Hundreds of thousands of people have attended more than 100 parades and festivities in cities, towns and villages across the country today to mark St Patrick's Day.

Young and old alike of all nationalities lined streets across the country dressed in varying shades of green to celebrate the national day.

In his traditional St Patrick's Day message, President Michael D Higgins said: "May I, on this St Patrick's Day 2019, send my warmest greetings as Uachtaran na hEireann, President of Ireland, to all our extended family across the world.

"Wherever you may be, and in whatever circumstances, you are part of Ireland's global family joining with us as we celebrate our shared Irishness, its culture, heritage and history.

In Dublin, President Higgins and his wife Sabina joined the crowds that thronged central Dublin for the country's flagship parade, which got under way around midday before bright and sunny conditions turned more cold and blustery.

It was led by the Lord Mayor of Dublin Nial Ring and grand marshals Deirdre O'Kane and Jason Byrne.

It also involved street theatre and pageant companies, including Artastic, Dowtcha puppets and Spraoi.

Motorists are advised that many streets in Dublin's city centre will be closed until 6pm this evening.

Merrion Square South will be closed until 6am on Monday to accommodate the St Patrick's Festival Funfair.

There will also be parades held in other European capitals, including Paris and Copenhagen.


Large crowds gathered from early morning to nab the best vantage points. Every window sill and even some lampposts were used to gain some height to watch the parade pass by.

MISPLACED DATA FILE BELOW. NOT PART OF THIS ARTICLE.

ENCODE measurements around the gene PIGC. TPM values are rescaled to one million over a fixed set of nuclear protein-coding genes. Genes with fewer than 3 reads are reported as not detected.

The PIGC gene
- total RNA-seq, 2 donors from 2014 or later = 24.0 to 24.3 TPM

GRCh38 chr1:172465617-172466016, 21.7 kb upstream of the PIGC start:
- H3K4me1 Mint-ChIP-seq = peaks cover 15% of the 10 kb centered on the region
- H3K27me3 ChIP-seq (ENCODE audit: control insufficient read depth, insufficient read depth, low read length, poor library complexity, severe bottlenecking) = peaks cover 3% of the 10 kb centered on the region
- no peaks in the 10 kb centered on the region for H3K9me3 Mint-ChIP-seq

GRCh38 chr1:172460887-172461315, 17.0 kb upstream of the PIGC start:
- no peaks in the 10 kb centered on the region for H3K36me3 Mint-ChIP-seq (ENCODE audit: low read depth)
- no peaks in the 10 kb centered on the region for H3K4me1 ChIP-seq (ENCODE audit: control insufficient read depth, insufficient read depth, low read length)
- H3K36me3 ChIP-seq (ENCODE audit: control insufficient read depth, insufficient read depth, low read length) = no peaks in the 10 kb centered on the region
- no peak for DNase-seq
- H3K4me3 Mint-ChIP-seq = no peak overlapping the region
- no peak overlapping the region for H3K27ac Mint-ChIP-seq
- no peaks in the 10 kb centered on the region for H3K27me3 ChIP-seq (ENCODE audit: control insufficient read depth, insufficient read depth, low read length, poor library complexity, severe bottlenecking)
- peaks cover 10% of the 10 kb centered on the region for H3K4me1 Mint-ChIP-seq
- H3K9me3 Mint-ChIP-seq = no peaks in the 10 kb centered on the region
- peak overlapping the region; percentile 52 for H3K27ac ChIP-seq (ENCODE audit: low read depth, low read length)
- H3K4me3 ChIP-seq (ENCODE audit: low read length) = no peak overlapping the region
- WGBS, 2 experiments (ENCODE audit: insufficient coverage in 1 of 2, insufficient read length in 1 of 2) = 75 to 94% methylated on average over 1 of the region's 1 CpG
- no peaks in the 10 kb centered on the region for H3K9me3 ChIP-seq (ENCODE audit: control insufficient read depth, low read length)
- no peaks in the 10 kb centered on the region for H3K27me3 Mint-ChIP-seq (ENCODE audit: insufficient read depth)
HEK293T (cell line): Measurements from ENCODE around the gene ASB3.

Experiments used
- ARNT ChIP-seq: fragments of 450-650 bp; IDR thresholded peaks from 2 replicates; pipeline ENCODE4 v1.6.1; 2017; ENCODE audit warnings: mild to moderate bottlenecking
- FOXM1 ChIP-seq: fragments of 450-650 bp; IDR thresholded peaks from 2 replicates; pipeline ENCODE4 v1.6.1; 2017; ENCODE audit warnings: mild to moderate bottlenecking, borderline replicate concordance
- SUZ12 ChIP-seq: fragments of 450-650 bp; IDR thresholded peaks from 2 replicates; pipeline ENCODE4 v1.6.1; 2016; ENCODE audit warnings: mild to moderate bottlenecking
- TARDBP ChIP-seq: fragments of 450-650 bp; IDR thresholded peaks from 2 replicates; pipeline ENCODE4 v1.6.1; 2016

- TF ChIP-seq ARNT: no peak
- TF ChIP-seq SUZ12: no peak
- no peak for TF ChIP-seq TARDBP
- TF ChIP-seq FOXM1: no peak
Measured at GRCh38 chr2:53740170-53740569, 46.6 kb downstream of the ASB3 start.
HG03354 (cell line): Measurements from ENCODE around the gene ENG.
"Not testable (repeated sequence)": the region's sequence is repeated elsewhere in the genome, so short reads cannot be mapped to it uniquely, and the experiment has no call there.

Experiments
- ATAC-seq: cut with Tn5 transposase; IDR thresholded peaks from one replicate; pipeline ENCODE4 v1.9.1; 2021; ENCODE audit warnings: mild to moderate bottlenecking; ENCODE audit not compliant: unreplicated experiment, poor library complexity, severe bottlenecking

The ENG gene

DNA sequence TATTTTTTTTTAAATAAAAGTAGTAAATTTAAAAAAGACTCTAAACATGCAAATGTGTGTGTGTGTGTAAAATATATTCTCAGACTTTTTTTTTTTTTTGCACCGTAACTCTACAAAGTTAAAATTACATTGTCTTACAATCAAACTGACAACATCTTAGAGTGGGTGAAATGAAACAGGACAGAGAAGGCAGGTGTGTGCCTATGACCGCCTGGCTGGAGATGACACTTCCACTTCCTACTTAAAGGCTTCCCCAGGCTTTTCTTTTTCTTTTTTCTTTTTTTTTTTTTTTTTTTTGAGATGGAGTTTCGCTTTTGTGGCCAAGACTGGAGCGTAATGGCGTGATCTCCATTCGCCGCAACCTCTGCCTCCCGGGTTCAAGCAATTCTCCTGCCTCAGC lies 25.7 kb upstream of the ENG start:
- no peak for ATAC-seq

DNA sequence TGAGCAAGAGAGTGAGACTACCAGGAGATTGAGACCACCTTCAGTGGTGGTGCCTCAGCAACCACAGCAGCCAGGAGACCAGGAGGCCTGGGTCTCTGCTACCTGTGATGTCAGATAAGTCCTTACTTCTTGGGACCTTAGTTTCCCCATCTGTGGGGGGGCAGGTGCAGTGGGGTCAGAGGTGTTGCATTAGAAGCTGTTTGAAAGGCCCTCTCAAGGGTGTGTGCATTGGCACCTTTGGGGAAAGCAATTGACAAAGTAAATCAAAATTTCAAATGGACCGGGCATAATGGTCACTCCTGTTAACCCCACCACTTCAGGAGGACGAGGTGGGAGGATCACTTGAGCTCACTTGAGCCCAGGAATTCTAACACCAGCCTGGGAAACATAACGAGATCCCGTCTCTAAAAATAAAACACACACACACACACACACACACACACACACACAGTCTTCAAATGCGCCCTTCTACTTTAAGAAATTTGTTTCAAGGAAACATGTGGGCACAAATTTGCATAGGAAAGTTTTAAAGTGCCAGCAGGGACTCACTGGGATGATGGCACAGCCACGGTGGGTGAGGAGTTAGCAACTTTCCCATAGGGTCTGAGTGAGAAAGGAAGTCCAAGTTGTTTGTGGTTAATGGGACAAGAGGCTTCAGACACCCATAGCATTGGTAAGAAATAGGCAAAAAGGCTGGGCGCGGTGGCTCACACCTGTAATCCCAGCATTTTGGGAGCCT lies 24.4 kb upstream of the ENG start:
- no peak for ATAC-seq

Pageant ensembles and arts groups from the capital and further afield delighted onlookers with colourful costumes, larger than life puppets and dancing performers.

The theme of this year's parade was storytelling. It featured marching bands from home and abroad including the US and Germany.

Participants made their way from Parnell Square across the Liffey to St Patrick's Cathedral over several hours in the afternoon.

In Cork, over 30,000 people watched on as one of the city's most vibrant parades in many years made its way through the city centre.

Lord Mayor Councillor Mick Finn chose to travel the route by bike while this year's Grand Marshall Olympian and World Champion race walker Rob Heffernan was cheuffeured in vintage style.

The proud Corkman said he was truly honoured to be leading the parade.

Some 2000 people from community and voluntary as well as sporting groups across the city took part among them the young hurlers of Na Piarsaigh, cricketers from the the Cork and County Cricket Club and the Rebel Wheelers multi-sports Club.

A similar number was expected to line the streets of Limerick.

The theme of its parade, which took place on O'Connell Street in the city, was the wonders of space.

In Galway, Paralympic medallist Shane Curran was the guest of honour, while the earliest parade of the day got under way in Dingle. It began at 6am.

Taoiseach Leo Varadkar said reaching out to the Irish diaspora, the 70 million people who call Ireland home, was really important, especially on Ireland's National Day.